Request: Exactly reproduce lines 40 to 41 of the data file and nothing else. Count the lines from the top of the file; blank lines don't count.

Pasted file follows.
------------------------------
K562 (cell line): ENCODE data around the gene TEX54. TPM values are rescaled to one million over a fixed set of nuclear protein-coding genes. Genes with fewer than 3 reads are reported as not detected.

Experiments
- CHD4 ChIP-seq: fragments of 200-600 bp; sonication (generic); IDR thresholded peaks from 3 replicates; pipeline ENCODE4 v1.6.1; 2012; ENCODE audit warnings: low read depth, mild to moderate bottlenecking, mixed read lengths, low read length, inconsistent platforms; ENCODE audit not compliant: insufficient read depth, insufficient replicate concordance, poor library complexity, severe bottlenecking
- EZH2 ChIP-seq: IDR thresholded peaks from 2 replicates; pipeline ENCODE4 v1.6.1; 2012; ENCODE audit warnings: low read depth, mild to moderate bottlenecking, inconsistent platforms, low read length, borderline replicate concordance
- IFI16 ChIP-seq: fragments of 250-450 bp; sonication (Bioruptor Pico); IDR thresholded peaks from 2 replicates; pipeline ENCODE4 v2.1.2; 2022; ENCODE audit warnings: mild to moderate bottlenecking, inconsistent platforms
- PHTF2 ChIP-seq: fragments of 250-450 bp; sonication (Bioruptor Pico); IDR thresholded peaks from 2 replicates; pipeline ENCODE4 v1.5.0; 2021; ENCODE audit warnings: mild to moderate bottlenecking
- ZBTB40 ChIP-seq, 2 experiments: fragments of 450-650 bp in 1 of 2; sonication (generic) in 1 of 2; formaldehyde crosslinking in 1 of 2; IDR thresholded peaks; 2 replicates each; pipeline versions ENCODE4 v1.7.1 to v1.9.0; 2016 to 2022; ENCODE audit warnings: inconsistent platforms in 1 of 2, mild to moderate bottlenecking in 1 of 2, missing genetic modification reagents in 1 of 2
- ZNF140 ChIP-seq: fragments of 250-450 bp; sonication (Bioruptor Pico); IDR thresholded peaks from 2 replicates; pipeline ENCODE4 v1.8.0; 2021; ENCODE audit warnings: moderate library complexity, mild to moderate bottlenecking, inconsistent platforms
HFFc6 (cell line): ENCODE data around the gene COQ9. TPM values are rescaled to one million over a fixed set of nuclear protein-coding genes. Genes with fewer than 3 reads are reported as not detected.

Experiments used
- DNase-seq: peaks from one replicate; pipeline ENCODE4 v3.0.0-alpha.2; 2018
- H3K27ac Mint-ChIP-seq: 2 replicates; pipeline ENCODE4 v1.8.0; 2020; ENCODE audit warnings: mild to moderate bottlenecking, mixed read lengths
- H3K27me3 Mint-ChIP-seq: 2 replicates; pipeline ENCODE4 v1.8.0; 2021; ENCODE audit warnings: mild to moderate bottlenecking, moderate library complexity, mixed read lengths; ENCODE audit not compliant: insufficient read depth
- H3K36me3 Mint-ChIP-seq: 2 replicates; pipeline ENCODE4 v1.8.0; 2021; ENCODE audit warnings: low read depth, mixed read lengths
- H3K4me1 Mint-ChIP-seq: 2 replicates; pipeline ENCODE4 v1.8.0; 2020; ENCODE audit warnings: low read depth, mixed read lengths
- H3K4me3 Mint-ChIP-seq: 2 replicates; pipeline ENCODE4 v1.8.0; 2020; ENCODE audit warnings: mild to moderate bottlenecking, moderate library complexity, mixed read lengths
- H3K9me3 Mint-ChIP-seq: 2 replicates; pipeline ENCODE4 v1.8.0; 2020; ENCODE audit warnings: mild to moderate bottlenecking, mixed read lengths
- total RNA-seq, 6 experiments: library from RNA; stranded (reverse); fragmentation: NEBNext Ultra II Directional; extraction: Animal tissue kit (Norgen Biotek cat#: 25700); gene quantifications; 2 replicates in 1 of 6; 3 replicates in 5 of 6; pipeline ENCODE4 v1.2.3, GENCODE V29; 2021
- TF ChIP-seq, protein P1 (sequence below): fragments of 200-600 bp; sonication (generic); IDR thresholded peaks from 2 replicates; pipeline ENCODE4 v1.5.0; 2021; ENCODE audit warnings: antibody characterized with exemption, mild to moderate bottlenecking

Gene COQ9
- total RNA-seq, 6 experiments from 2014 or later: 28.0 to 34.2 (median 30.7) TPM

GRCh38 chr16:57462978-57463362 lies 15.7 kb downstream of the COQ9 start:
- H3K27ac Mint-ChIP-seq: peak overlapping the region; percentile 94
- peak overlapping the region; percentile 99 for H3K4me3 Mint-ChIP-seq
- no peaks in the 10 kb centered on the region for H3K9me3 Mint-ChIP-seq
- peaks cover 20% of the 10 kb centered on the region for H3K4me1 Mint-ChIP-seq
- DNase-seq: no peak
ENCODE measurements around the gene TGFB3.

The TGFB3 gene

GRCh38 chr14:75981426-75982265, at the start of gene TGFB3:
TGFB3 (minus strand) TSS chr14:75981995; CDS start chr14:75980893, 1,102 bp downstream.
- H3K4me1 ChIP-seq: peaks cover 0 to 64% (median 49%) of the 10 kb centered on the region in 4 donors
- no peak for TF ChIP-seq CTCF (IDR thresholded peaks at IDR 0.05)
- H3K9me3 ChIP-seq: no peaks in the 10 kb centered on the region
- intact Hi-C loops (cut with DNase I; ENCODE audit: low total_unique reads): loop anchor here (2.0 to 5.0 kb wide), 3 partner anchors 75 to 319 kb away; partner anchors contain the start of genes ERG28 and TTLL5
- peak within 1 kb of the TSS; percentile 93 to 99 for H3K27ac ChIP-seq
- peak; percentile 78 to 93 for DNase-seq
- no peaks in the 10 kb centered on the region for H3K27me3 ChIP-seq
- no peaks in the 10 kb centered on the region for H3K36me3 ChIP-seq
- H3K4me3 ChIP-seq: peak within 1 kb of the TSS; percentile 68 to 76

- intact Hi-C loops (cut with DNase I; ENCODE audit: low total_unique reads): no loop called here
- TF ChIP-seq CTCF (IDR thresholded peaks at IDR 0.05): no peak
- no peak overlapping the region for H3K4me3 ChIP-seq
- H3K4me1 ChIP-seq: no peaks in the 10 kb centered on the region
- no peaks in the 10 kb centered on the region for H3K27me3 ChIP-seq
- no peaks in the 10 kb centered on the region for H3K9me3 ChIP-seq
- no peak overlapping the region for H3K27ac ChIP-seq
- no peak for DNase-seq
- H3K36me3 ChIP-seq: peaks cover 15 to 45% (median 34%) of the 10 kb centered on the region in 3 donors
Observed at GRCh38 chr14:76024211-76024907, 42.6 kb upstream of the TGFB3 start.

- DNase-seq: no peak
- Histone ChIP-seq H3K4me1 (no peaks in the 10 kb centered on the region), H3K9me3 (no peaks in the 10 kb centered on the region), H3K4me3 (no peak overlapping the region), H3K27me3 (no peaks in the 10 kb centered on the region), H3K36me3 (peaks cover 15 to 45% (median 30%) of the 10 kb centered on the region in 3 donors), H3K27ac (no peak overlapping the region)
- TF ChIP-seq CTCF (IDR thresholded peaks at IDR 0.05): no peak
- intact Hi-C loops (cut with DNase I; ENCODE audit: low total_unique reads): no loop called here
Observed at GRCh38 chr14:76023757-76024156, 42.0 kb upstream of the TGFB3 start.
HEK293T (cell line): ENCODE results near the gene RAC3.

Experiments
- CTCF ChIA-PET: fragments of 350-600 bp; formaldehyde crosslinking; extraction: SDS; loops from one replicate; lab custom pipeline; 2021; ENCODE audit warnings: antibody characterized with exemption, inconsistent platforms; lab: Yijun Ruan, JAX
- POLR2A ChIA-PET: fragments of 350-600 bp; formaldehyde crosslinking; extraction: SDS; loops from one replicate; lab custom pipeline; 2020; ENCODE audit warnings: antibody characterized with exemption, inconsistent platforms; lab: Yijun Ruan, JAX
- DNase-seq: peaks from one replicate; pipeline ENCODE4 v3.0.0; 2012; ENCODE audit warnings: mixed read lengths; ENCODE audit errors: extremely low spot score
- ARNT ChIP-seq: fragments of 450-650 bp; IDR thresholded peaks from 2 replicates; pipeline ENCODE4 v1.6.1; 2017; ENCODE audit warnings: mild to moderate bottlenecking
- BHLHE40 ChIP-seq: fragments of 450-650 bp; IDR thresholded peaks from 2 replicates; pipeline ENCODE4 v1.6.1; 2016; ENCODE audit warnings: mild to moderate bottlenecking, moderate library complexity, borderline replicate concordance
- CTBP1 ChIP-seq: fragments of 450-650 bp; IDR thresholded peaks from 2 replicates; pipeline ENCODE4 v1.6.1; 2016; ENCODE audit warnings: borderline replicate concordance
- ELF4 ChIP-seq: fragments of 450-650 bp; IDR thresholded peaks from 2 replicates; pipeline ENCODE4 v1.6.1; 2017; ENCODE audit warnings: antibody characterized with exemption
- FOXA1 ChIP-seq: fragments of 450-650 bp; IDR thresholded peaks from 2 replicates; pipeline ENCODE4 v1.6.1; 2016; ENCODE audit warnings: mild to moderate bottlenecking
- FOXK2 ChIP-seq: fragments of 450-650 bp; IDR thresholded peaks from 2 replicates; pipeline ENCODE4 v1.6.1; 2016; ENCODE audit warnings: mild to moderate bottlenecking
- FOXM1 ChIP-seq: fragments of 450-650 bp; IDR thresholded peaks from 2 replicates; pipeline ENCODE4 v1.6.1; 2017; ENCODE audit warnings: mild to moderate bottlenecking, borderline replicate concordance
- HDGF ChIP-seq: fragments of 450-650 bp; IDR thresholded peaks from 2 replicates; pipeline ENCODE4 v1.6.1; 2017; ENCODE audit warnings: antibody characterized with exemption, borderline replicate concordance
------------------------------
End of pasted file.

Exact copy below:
- H3K4me3 ChIP-seq: peak within 1 kb of the TSS; percentile 68 to 76

- intact Hi-C loops (cut with DNase I; ENCODE audit: low total_unique reads): no loop called here